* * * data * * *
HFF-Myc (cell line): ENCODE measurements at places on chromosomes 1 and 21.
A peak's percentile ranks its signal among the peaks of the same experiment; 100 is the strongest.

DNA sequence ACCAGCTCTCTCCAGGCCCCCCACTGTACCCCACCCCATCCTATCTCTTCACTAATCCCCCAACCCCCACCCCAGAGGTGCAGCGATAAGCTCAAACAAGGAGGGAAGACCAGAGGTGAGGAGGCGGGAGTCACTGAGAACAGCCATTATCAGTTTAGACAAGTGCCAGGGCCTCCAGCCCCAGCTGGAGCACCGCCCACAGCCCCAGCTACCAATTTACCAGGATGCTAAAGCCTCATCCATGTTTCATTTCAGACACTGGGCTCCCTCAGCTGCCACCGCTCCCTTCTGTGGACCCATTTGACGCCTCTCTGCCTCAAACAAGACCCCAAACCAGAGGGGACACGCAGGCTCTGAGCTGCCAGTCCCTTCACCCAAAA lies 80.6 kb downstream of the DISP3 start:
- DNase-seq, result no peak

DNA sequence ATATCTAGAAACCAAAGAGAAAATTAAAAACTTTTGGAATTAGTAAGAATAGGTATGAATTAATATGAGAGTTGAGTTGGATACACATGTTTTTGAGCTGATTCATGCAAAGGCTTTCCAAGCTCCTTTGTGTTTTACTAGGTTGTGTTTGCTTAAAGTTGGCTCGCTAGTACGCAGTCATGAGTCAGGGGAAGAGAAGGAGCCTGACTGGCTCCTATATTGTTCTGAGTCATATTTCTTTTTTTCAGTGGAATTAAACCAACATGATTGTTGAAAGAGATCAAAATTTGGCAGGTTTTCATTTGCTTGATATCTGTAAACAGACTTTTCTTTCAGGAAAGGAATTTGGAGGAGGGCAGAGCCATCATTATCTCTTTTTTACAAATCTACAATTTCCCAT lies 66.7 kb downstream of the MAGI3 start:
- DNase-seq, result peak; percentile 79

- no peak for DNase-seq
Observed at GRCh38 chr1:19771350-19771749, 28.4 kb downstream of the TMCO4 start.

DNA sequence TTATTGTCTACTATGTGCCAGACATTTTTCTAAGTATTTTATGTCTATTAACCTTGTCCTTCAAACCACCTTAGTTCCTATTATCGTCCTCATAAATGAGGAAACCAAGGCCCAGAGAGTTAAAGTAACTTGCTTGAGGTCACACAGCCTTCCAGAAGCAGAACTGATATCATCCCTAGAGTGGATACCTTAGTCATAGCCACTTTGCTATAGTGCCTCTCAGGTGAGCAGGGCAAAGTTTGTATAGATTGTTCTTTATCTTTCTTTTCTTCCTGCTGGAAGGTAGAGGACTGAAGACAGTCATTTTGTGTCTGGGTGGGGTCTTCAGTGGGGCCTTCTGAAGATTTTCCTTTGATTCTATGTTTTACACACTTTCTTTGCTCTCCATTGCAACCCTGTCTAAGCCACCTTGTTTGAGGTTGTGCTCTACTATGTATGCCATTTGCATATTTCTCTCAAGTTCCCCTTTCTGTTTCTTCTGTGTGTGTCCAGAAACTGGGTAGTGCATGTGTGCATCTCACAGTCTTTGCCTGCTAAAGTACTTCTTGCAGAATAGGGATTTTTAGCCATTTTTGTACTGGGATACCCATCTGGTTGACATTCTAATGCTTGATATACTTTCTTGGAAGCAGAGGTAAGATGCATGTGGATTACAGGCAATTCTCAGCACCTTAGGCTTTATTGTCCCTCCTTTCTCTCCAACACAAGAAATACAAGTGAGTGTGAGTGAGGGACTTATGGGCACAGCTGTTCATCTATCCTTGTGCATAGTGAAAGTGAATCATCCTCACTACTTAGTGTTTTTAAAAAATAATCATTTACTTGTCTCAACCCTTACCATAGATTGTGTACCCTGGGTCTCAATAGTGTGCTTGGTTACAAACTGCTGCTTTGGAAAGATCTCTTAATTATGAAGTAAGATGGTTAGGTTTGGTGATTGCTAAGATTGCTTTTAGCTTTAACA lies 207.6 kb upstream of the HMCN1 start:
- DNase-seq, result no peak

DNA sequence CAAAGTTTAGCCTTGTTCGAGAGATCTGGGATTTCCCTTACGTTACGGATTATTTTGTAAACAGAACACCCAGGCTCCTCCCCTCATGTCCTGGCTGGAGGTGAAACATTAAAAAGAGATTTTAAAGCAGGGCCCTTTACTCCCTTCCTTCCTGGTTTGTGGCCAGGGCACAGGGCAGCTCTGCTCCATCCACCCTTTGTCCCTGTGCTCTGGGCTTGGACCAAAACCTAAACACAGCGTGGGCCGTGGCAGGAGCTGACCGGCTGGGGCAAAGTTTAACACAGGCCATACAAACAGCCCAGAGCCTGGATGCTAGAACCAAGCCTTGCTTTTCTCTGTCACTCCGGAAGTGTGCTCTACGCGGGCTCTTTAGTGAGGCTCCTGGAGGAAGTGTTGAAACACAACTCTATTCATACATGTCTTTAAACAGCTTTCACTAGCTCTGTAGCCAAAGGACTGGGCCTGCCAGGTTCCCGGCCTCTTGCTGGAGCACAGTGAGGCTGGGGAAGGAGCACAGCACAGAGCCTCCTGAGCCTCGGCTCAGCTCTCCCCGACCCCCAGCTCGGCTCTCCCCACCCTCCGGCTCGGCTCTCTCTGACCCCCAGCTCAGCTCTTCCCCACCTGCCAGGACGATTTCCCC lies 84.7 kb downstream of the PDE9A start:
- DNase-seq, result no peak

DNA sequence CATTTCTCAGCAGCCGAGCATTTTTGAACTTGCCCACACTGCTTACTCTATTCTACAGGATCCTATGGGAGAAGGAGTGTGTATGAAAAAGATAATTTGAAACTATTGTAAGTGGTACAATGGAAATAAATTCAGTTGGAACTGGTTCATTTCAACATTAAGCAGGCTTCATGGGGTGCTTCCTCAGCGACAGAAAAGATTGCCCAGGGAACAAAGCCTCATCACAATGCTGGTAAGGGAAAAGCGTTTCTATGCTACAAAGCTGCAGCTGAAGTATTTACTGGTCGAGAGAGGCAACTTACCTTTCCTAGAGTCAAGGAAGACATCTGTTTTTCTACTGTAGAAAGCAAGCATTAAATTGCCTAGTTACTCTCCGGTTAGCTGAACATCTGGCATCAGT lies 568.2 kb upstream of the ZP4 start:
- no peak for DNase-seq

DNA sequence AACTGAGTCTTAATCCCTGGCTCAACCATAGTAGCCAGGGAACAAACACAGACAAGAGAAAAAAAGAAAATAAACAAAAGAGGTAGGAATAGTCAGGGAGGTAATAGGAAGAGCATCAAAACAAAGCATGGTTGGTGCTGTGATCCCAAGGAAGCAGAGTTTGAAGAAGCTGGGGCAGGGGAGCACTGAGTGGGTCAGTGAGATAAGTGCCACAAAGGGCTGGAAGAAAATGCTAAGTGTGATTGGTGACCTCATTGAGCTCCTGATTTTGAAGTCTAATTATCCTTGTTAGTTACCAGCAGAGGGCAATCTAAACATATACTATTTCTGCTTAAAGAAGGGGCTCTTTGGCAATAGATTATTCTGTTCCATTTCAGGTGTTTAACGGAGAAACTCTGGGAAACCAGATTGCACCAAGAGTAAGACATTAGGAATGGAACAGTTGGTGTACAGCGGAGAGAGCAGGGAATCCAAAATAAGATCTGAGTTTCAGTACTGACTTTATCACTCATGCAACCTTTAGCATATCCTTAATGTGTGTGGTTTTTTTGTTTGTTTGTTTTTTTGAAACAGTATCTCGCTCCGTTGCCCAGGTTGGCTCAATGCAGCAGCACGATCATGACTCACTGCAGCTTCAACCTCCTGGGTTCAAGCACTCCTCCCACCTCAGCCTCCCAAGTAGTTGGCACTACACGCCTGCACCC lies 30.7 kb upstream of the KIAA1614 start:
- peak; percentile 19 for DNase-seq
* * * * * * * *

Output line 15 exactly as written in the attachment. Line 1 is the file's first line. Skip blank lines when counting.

DNA sequence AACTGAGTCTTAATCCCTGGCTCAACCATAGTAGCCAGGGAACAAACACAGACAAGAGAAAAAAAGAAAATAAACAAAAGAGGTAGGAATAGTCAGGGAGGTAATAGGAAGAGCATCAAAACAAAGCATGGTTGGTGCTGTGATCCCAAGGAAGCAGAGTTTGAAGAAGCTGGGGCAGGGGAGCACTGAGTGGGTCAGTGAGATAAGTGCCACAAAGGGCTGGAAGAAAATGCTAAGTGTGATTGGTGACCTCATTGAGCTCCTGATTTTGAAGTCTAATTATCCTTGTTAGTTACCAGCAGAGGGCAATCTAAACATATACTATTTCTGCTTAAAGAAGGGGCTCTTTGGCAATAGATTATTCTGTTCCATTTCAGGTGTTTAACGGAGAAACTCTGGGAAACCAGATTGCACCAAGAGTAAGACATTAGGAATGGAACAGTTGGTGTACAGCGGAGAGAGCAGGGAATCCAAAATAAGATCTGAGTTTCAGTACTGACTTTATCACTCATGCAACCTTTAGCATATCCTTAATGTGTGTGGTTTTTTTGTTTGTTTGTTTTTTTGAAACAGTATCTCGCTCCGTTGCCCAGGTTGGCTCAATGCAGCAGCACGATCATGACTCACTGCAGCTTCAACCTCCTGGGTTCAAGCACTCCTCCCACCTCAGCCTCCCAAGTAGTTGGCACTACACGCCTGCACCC lies 30.7 kb upstream of the KIAA1614 start: